Being quite social animals, Corgi Huskies also don’t like being left home alone. Their herding mentality, from their Corgi fathers, means they are much happier and more peaceful when their humans are home, and the whole family is together. They can get along with children and other animals, but socializing them and training them is necessary to achieve optimum peace at home.
In addition to having a strong sense of loyalty, Corgi Husky mixes maintain a very sharp herder mentality. This tends to make them great guard dogs, as they are extremely alert to all the sights and sounds around them. Don’t let the squatty stature and the babyish facial features fool you–the Corgi Husky will most definitely sound the alarm when you have a visitor approaching the door. In fact, they’ll probably also alert you to the presence of a squirrel in the brush while you’re on your morning walk, or make sure that you know when your neighbor is outside trimming the hedges.
Training Your Feisty Little Friend
Both of the parent breeds, the Corgi and the Husky, are known for being somewhat strong-willed. Both breeds are also intelligent, and they know how to put up some resistance when it comes to training.
However, their high intelligence means they’re also usually highly receptive to reward-based training. Corgi Husky mixes will catch on to a behavior command, or even a complicated trick, pretty quickly. But you will have much more success getting them to perform upon command when they know that a treat, or a good scratch behind the ears, is imminently coming.
If you are not confident that you can handle fully training a Corgi Husky mix, you can, of course, take your dog to obedience school. You could also opt to have a trainer come to your home and show you how to train your dog. This option is often more successful, because a dog is bound to be more at ease in the comfort of its own home, and he will also be able to see, on a practical level, that both the trainer and his owner are on the same page.
For homes with small children, it is vital that your Corgi Husky dog be trained. While these dogs are friendly and loyal, and they can even be quite gentle at times, if they are not trained, they can be prone to high levels of pent up energy and exhibit bad behavior. They are not aggressive dogs, but they can most definitely, and very easily, accidentally cause mishaps when interacting with small children.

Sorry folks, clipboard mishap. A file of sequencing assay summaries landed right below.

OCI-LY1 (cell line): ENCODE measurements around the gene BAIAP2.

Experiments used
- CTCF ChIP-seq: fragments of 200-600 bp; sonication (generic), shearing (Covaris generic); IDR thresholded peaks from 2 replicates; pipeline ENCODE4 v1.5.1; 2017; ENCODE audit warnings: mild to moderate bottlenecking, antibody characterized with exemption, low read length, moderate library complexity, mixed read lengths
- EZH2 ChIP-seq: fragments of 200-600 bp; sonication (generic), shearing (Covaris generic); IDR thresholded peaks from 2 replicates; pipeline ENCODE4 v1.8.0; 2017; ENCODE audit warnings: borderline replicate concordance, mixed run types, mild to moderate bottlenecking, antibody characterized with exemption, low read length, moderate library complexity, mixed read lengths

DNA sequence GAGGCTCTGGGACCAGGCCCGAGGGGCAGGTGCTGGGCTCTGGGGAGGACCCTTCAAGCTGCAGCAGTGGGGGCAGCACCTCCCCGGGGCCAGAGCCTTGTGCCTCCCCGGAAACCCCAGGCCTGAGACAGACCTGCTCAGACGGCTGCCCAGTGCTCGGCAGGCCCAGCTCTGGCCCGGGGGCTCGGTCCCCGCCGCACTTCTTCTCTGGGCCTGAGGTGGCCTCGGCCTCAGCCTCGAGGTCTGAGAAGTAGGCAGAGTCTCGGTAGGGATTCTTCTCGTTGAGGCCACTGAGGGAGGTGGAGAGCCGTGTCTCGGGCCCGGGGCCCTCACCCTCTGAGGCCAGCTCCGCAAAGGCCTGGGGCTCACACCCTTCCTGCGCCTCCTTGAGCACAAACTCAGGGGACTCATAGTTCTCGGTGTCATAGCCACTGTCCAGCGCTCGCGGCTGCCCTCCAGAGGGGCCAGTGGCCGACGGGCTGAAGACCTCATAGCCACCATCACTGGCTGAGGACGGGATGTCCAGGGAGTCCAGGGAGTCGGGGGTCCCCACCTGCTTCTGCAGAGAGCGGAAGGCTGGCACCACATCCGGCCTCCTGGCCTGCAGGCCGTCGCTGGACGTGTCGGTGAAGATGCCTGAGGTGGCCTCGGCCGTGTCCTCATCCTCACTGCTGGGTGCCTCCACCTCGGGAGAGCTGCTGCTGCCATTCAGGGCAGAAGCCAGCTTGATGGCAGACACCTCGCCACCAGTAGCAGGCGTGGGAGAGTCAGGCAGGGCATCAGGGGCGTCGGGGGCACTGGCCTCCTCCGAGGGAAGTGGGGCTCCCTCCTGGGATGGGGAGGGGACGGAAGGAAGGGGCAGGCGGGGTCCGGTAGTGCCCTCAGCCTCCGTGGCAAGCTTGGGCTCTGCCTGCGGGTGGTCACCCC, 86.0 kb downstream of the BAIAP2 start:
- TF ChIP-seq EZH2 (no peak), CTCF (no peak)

Ensuring that your Corgi Husky gets along with your children, and acts gently towards them, involves training and socializing from an early age. When still a puppy, the Corgi Husky should be in the center of family life. Other animals, if there are any in the home, may need to be introduced gradually to the new dog, but definitely don’t leave it too long.
Taking your puppy on play dates is a great way to get him more used to interacting with beings that are smaller. You can also socialize your Corgi Husky mix at a dog park. Of course, as with training your dog to be around children, if you aren’t sure how to go about this, call a professional in.
Lifespan, Health and Hereditary Concerns
Corgi Husky mixes tend to live around 12 to 15 years. As far as the average dog goes, this is a pretty decent length of life. Provided that all health and wellbeing concerns are dealt with properly, owners of this breed mix can expect to spend a good number of years with their new best friends.
One of the most common health concerns for the Corgi Husky mix is a weight issue. As with Corgis, these dogs are prone to becoming overweight, or even obese. The main reason for this is probably a lack of exercise. They may also tend towards being overweight because their shorter legs make it harder for them to keep an even pace with their humans. Walking a Corgi Husky mix is most definitely going to take a little more time and training to break through that initial awkward lack of matching cadence.
In general, you can ensure that your Corgi Husky maintains a healthy weight be ensuring that he gets enough exercise, and that you do not overfeed him. For more about weight issues, see the section below on nutrition and exercise.